A video of an Asian woman being physically assaulted by her husband on their wedding day has gone viral on Twitter, sparking a widespread debate on sex trafficking and domestic violence issues surrounding Asian women — particularly in Southeast Asia.
The video shows an Asian woman wearing a wedding dress feeding a man, which many Twitter users believe to be her groom, a piece of their wedding cake. When she playfully moves the dessert away from her husband’s mouth, he retaliates by slapping her across the face, making her fall backwards.
The thread, which has been retweeted over 60,000 times states, “Asian girls face so much abuse. Sometimes we have to laugh it off or risk more abuse. In Southeast Asia, thousands of women get married to white foreigners and never contact their families again for unknown reasons. It’s so serious but no one’s listening.”
asian girls face so much abuse. sometimes we have to laugh it off or risk more abuse. in southeast asia, thousands of women get married to white foreigners and never contact their families again for unknown reasons. it’s so serious but no one’s listening pic.twitter.com/B4UmqNM3JE— trinnie 🇵🇭🇹🇭🇲🇾🇻🇳 (@mixielot) February 17, 2019
The user highlights the nature of modern-day sex trafficking and how these forms of abuse may go unnoticed by many unsuspecting people:
“To people wondering why her ‘family’ doesn’t do anything, this ‘marriage’ is likely sex trafficking. The bride’s ‘family’ likely sold her to the groom, and his friend is probs taking the video. This woman will probably never be seen again like all women lost to sex trafficking,” she writes.
“Ppl need to understand that sex trafficking doesn’t have to look like women locked in cages. It can look like this. This woman could’ve been sold as this man’s slave but they had to make it official & prove there was a wedding. Later, many sex slaves are never allowed outside.”
The twitter user continues to highlight cultural issues that enable such abuse to continue while silencing young Asian women.
“Many Southeast Asian girls are conditioned, at a very young age, to learn to live with abuse. The feeling of shame we feel about the abuse we see and experience is a seed planted deep in our hearts. This is a mentality that must be changed. All forms of abuse are unacceptable.”
While mail-order brides and sex tourism is a commonly known trafficking industry, sex trafficking also includes other forms of recruitment of individuals by force or coercion. The definition of human trafficking by the United Nations is “the recruitment, transportation, transfer, harbouring or receipt of persons, by means of the threat or use of force or coercion… for the purpose of exploitation.” This can include the use of indebtedness to exploit another person for sex work or even marriage.
The 2017 Polaris Project found that in America, 27% of trafficking survivors were Asian, making them the second largest group after Latino Americans, at 34%. According to the International Labour Office, in Asia and the pacific, roughly 2 out of every 1000 people were victims of forced marriages — with an overwhelming percentage of this being young women.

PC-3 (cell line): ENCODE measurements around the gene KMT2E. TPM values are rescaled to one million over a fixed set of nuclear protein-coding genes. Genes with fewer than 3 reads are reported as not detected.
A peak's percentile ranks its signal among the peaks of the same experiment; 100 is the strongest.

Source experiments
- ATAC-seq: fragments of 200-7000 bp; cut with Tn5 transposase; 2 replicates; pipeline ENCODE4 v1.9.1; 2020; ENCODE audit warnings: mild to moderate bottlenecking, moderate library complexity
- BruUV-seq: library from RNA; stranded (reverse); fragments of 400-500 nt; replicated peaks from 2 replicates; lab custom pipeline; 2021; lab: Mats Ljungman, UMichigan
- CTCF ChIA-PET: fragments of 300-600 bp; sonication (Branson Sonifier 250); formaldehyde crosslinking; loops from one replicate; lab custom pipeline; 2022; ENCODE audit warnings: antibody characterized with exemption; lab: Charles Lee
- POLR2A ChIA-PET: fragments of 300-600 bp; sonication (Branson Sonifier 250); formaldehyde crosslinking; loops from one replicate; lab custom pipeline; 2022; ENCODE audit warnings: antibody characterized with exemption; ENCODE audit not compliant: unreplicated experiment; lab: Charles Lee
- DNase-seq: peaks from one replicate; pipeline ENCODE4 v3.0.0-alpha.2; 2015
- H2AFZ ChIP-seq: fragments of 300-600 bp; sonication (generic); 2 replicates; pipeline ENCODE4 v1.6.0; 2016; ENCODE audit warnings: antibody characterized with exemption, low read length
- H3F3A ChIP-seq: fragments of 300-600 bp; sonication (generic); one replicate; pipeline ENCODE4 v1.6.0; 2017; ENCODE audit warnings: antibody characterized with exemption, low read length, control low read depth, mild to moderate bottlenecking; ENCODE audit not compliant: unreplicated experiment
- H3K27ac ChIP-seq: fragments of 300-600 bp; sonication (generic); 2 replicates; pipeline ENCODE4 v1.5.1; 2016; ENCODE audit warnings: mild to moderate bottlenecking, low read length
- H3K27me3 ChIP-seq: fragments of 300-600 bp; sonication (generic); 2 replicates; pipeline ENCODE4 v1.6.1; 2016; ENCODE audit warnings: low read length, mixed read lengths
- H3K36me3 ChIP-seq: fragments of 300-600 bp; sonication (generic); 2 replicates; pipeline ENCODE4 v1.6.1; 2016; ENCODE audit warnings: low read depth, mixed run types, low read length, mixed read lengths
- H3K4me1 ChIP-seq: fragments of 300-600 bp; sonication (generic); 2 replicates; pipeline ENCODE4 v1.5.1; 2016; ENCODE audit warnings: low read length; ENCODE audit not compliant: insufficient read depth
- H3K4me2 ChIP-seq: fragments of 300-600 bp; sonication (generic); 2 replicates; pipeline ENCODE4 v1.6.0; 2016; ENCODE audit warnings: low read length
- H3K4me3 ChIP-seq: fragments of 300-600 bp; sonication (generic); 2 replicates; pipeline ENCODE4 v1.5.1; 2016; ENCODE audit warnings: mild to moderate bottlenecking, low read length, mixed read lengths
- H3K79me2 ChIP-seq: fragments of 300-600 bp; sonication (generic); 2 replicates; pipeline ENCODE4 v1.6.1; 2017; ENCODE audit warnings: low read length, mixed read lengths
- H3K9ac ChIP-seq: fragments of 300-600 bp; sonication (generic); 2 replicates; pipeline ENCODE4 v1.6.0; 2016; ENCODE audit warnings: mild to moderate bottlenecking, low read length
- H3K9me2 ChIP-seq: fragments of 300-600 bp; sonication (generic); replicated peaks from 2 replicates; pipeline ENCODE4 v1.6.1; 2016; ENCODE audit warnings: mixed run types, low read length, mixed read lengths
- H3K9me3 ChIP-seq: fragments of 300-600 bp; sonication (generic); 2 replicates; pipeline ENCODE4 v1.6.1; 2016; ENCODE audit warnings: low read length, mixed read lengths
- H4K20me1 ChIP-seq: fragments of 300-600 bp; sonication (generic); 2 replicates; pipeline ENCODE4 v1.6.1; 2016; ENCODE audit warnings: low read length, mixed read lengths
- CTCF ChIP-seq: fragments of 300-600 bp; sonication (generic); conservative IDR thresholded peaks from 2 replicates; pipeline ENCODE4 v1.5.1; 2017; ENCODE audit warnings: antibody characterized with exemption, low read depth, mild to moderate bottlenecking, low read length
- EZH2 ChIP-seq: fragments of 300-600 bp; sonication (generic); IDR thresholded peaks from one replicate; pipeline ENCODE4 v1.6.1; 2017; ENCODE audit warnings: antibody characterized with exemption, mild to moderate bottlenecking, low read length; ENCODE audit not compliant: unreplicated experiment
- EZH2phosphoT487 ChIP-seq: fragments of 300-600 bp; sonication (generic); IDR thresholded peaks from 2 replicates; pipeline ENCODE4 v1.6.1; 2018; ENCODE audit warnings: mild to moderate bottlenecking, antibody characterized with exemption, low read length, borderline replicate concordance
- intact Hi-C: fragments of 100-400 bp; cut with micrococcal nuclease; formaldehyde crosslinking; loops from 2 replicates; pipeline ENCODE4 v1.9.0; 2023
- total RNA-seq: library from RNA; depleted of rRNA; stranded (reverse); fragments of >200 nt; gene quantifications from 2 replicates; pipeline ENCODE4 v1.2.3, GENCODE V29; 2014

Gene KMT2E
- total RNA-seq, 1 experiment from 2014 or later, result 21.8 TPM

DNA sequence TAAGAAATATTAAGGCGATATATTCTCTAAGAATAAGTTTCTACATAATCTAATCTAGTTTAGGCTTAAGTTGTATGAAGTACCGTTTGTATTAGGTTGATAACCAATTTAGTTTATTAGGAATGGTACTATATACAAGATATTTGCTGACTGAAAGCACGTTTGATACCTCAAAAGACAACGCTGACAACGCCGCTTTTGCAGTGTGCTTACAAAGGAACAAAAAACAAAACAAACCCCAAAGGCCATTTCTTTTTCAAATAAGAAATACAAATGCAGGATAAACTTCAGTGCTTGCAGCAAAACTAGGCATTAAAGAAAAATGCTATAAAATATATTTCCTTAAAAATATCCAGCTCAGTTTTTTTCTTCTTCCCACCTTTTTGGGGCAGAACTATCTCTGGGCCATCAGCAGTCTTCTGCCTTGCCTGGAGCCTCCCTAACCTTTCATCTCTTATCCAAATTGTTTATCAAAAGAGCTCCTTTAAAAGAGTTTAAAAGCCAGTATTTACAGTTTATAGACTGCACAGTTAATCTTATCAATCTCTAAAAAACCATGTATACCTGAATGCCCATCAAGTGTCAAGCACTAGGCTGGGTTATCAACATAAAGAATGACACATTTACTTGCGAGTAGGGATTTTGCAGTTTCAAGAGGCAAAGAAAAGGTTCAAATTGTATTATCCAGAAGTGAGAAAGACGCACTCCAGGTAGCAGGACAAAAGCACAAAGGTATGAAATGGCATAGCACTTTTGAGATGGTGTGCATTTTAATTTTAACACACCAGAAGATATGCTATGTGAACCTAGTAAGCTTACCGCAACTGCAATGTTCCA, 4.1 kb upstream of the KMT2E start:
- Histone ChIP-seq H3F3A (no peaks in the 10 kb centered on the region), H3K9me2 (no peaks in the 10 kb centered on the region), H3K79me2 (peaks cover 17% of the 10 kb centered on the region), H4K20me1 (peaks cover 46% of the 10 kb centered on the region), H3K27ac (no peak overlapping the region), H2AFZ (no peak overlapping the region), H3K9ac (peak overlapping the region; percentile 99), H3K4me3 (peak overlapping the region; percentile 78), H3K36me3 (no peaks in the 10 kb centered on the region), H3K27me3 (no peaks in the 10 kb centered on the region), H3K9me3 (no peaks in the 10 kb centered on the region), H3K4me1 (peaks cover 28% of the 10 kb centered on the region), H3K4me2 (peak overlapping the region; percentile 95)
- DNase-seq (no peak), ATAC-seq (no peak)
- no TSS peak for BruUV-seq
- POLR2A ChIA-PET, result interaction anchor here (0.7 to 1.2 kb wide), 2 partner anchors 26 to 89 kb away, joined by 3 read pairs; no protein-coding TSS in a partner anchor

As the tweet suggests, sex trafficking isn’t always as clear as day. Families of women from impoverished backgrounds are often tricked into selling their daughters to marry foreign men, believing they will have more financial security in life. This transaction is heavily biased and while the women are often given rigorous background checks, for the men, this is — in many cases — almost non-existent.
Furthermore, these forced marriages expose women to increased risk of coerced sexual initiation, marital and/or statutory rape and domestic violence. In the worst cases, some of these women are never heard from again.
An overwhelming majority of these victims come from vulnerable positions with very little social, legal or financial protection, in countries where gender discrimination is the most extreme. According to the U.S. State Department’s Trafficking in Persons Report, countries with unstable governments are also more likely to have higher percentages of human trafficking.
Sex trafficking is especially rampant in South East Asian countries such as Thailand, Cambodia and the Philippines where this industry provides a substantial amount of jobs and income to the population. The sex industry in these regions are only projected to keep growing despite economic trouble in other fields.
According to Human Trafficking Search, many of these victims suffer from serious mental health issues as a result of the abuse such as anxiety, depression, memory loss and PTSD and could be exposed to other health risks such as HIV/AIDS. Both male and female victims often face social ostracism and stigma which deter them from reaching out for help. For those who are trafficked internationally, language barriers and cultural/geographical differences leave them even more isolated.
While this one woman’s experiences on her wedding day were captured on film and circulated on the internet, there are thousands of others who are sold and trafficked but never seen again. Many Southeast Asian women involved in the mail-order bride schemes are tricked into believing they are going to marry foreigners while also being able to provide money for their families but ultimately end up being sold into trafficking rings.
Red flags can be difficult to spot in these situations. However, if you suspect someone you know could be a victim of trafficking, you’re encouraged to reach out to the National Human Trafficking Hotline at 1-888-373-7888.